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  9. Really great post and very helpful. I have IBS, Anxiety and Depression so this is something I'm going to share with the people I know and it really works with anyone who has any kind of illness.

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  10. Yup, yup and lots more yup. So much of this applies to people grieving too- I lost a lot of 'friends' during that period for these kind of things.You're a wise you bean Bee. Hope uni is settling well, nice to see you managing to fit in (great) posts amongst everything else you're juggling right now, Fistpumps!
    xxxxx
    Chambray & Curls /

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  11. Brilliant post! In high school I had a friend with Crohn's Disease and she went through a pretty tough time with it in our last couple of years. I think us girls dealt with it pretty well at the time considering we didn't know too much about it. This post would have been very helpful though! There needs to be more awareness about chronic illnesses, as some are really sort of ignored unless you know someone dealing with it!

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  12. So glad you posted this - it's important advice for a LOT of people. I wish it had existed when I was more poorlyerer. I'll be sharing this a few times in the hope that lots of people will read it & take note!

    Love you x

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  13. Thank you for this Bee! Some of it seems like complete common sense when you've got an illness, but it's really hard to remember it when it's not yourself suffering (I know I'm guilty of that sometimes!). Going to be sharing this in the hopes some people will learn to be a little more tactful/find it helpful reading! xx

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  14. Great post! One of my best friends had Colitis for many years, and eventually had to have her colon removed (after multiple surgeries and colostomy bags). She still has problems with pain, which makes me sad, but I try to be the best support I can. I made many trips over the years to visit her in hospital, and try to come round to her flat when she hasn't got the energy to go out.

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  15. This is great! I love that this is something that you write about on your blog. I think illness will terminate or deeply affect a lot of friendships in ways that aren't even intended - it just happens because people don't understand. On my blog, I just wrote about being in a relationship with a heroin addict and my post centered more around how to protect yourself as a friend against being hurt by the illness. I think it's important to remember this part as well, as sometimes you get so involved with caring for the other person that you forget to care for yourself. Thanks again for this great read!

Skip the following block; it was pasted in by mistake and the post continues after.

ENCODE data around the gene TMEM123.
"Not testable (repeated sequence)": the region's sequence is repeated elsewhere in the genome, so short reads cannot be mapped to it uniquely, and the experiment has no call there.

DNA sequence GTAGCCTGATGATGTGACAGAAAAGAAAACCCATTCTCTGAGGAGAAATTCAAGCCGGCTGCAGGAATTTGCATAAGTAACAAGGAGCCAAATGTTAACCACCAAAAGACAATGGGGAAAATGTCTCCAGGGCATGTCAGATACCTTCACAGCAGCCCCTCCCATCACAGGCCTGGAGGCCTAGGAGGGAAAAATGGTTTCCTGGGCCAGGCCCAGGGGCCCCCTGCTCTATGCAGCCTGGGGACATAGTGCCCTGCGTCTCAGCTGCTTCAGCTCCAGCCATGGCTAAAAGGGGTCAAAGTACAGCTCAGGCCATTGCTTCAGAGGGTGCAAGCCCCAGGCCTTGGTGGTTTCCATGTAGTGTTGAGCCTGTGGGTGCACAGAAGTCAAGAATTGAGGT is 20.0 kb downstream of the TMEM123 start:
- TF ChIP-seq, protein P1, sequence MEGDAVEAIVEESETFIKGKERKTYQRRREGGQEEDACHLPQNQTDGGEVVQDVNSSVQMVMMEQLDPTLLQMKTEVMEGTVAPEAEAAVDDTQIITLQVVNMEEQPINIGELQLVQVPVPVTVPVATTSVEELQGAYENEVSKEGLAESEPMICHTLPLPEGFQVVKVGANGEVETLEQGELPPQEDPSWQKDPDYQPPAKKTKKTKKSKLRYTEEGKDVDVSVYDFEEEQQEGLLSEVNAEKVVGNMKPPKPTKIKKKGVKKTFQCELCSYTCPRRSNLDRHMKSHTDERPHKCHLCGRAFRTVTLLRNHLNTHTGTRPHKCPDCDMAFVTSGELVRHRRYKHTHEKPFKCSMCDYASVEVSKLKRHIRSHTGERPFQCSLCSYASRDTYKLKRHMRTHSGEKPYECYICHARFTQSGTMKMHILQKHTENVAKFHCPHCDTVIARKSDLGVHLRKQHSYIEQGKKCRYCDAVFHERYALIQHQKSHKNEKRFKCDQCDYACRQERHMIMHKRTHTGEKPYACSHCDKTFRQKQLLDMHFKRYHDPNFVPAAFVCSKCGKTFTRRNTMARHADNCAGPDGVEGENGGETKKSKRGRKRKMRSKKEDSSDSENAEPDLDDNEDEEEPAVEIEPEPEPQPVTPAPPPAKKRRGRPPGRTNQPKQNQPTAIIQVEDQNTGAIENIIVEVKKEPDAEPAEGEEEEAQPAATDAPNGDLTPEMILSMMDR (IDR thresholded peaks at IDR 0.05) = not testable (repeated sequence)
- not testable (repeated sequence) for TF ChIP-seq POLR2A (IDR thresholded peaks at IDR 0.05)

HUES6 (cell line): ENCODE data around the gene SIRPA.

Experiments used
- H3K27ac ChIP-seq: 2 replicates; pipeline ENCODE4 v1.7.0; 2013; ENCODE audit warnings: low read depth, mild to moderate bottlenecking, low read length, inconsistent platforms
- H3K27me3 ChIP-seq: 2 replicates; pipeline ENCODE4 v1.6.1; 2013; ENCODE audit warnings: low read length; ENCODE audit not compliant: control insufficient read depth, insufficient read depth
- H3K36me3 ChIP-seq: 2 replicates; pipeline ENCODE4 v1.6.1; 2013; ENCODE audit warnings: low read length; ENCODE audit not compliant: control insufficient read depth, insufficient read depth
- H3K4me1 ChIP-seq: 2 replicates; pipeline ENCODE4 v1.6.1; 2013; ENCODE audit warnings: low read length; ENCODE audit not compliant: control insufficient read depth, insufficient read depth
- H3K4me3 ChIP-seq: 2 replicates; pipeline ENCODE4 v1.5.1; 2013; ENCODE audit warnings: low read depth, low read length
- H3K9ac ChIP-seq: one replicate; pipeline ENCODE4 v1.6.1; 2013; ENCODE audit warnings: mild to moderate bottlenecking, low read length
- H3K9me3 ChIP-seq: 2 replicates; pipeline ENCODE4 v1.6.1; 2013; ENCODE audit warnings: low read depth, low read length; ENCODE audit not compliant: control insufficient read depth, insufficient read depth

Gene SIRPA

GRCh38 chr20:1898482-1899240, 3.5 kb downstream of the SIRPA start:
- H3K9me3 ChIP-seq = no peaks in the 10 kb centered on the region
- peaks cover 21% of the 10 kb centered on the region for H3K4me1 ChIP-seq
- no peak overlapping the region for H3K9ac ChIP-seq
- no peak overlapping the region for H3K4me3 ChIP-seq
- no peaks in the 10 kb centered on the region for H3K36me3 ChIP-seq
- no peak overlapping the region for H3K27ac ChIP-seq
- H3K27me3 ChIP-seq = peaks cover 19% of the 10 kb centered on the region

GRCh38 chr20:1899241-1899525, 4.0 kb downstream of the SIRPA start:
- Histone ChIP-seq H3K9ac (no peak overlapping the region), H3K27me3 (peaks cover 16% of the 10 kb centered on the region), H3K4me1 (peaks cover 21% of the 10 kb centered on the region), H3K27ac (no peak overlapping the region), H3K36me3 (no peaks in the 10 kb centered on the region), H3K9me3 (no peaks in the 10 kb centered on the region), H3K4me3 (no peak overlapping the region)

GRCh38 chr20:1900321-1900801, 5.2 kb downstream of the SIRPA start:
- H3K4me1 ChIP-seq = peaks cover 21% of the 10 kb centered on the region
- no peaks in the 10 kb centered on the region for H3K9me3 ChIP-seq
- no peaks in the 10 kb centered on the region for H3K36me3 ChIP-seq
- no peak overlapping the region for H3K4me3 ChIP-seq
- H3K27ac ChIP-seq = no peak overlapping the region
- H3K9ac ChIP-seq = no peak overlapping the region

xx chloe http://www.of-north.com/

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  16. Thanks for this Bee, one of my best friends is struggling with depression and sometimes I just don't know how to deal with it which is ridiculous as I struggled with self harm for years so I should know how to approach someone in a loving way but it can be very hard. I'm going to give her a text the second I've posted this comment! I'm bookmarking this post and will come back to it when I need some help!
    Hope life is treating you well lovely
    xxx
    Nina from little nomad

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  17. Such a great post, and something that never really gets talked about. I do think every person is different though which just makes things so hard!

    Annabel ♥
    Mascara & Maltesers

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  18. Thank you, this is a really great post. I suffer from multiple chronic illnesses and it's amazing how some friends are amazing and supportive, while others just...disappear. It's sad but I guess that's the test of true friendship, huh?

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  19. Thanks for this list, it's so spot on! I've lost pretty much all but one of my friends since I became bed ridden with spinal problems three years ago. I don't blame them for moving on, but I wish I could've shown them this post, to help them understand a little better. I don't think most people truly understand what it's like to live with an illness or condition unless they've been through it themselves, but great posts like this will get through to some people! Well done!

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  20. 'Don't envy them' rings so true for me. Thanks for posting this! I'm sure everyone who thinks I'm a lady of leisure would just LOVE to have Fibromyalgia, CFS/ME and all the joyous co-conditions like depression, anxiety disorder, IBS, overactive bladder, frequent migraines etc etc. (Sarcasm ahoy!) xx